November 13, 2000
Science 2000-Phase II, arts center underway
By Eric Rangus email@example.com
Two high-profile capital projects, Science 2000-Phase II and the Schwartz
Center for the Performing Arts, enter the construction phase this year
with plans to be completed and open in time for the fall 2002 semester.
The arts center broke ground last month. Science 2000-Phase II will do
so in January, but some of the initial work on the site will begin in
the coming days.
One of the things we try to do is minimize disruption to the University;
thats critically important, said John Fields, director of
project management and construction. Therefore, one of the main focuses
of both projects is to minimize the mixing of campus personnel and students
and construction equipment.
Because of both buildings locations on the Emory perimeter, construction
traffic on campus will be minimal. Trucks will enter the arts center site
from North Decatur Road, then exit on Fishburne. For Science 2000, a thruway
will be opened from Oxford Road across a small portion of the B. Jones
In fact, parking is where the most significant, immediate impact will
be. At the arts center, about 50 spots in the Fishburne Deck were lost.
Re-striping at the deck actually saved 25 other spots that wouldve
gone away, according to Parking Director Bill Collier.
At Science 2000, more than 122 parking spaces will eventually disappear,
Fields said. The first 20 (located in a carpool lot adjacent to B. Jones)
will be eliminated today. Later in November and into early December, the
B. Jones lot will lose a total of 37 parking spots. In early January 2001,
Dowman/Dickey Drive will be converted to a two-lane road with no off-street
parking, resulting in the loss of 65 spaces.
The first phase of Science 2000-Phase II construction began last week.
Electrical equipment on the north side of the B. Jones lot was fenced
off, and the installation of a card reader began on the lots south
side. That will open the visitor lot to employee parking. The stairway
leading from Dowman/Dickey to the B. Jones lot also will disappear within
the next week.
In December, stormwater and utility work will begin on Dowman/Dickey,
as well as a realignment of the Dickey Drive/Pierce Drive corner, and
the road will remain open for the duration. Eventually, once Science 2000
is completed, the layout of Dowman/Dickey will have moved about 50 feet
to the north.
Part of this early work will require movement of a transformer in the
B. Jones building. The bulk of this effort should be finished by the first
week of January. During this time the building will run on a temporary
Aside from construction, Science 2000-Phase II will occupy a significant
place on campus.
This building will have a dramatic impact on the college,
said Rosemary Magee, associate dean of the college. It will be a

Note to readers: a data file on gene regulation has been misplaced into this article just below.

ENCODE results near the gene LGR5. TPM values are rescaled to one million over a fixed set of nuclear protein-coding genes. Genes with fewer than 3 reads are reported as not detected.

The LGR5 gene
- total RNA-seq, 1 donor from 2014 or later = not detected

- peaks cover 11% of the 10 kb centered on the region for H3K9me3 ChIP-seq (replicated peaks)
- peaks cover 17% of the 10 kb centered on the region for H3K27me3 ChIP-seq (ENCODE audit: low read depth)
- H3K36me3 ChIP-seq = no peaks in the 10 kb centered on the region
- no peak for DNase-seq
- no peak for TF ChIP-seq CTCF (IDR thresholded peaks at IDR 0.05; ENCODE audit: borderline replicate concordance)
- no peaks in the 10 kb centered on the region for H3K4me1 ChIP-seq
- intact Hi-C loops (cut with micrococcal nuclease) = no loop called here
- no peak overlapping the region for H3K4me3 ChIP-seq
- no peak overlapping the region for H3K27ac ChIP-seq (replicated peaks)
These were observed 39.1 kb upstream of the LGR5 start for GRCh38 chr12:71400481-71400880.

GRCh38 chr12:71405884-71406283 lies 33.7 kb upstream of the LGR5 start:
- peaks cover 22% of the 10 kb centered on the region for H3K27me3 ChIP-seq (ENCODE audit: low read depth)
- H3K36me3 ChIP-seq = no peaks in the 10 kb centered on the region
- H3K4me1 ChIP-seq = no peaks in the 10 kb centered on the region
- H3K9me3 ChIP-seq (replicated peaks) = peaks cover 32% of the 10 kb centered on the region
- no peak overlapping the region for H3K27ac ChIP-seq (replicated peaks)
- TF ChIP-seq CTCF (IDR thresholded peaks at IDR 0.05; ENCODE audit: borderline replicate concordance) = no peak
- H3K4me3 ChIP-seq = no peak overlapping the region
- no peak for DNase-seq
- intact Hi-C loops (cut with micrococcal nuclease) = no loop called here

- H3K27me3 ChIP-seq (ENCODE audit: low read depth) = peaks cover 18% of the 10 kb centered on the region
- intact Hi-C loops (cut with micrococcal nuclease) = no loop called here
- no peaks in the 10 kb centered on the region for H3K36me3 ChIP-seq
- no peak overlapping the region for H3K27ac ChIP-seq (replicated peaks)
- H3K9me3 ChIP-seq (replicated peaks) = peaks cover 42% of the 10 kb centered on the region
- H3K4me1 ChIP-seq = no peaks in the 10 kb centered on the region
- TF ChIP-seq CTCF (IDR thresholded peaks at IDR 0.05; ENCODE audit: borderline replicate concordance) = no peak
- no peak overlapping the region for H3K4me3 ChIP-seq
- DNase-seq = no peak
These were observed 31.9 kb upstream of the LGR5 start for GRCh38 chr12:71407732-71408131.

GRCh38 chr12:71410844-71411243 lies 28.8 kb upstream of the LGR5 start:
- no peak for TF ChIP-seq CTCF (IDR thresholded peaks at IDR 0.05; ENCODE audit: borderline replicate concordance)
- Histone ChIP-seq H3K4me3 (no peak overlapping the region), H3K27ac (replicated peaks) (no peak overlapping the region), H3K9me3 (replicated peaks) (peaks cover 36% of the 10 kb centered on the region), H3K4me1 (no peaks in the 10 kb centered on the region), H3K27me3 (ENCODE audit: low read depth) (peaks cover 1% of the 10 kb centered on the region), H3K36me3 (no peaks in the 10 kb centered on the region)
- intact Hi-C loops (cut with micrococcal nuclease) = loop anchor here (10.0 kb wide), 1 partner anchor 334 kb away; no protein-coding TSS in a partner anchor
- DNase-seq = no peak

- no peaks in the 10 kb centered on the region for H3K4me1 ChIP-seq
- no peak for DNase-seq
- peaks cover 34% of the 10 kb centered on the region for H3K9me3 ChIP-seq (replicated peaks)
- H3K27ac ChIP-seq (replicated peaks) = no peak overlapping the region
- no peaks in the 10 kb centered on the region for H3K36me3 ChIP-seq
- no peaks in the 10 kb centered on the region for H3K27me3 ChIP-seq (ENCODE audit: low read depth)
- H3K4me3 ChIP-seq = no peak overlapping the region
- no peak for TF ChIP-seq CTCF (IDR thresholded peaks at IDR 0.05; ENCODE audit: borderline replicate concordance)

state-of-the-art facility for faculty research and teaching.
Indeed, one of the buildings most significant impacts will be in
geography. In addition to a new home for environmental studies, the complex
will house chemistry, physics and mathematics and computer science, college
departments currently spread around campus. Being located in the same
building will also provide easy opportunities for collaboration, Magee
The eventual move of those departments also will instigate a domino effect
in the college. Spaces currently occupied will provide growth space
for other college programs [when vacated], Magee said.
Once completed, the $39.6 million, 136,400-square-foot facility will
be a unique addition to campus. It will be located in the middle of an
Emory hub: among the Administration and B. Jones buildings, White Hall
and the soon-to-be-completed Emerson Hall (Science 2000-Phase I).
Its construction will match much of Emorys oldest architecture,
yet its interior will include some of the newest technology available,
including state-of-the-art, multimedia classrooms, laboratory facilities
and a planetarium. The top floor also will feature roof access for environmental
The building meets the vision of the campus master plan, at a scale
Because of the hilly area where it will be located, the building will
feature entries on both the second and third floors. It will be separated
into three wings, giving the facility a U-shape.
The design allows the building to wrap around the woods,
Bullock said. Bullock said 55 percent of the trees in the construction
area will be untouched. Several others will be replanted, and a grassy
area off Oxford Road will be reforested.
Environmental issues were paramount in the buildings design. Two
members of the University Senate Committee on the Environment sat on the
It was a wonderful opportunity to collaborate with people who have great expertise on environmental issues, Fields said. They are part of the solution. The building is as it is due in large part to their involvement. They helped us maximize the tree stand and minimize the impact of the site.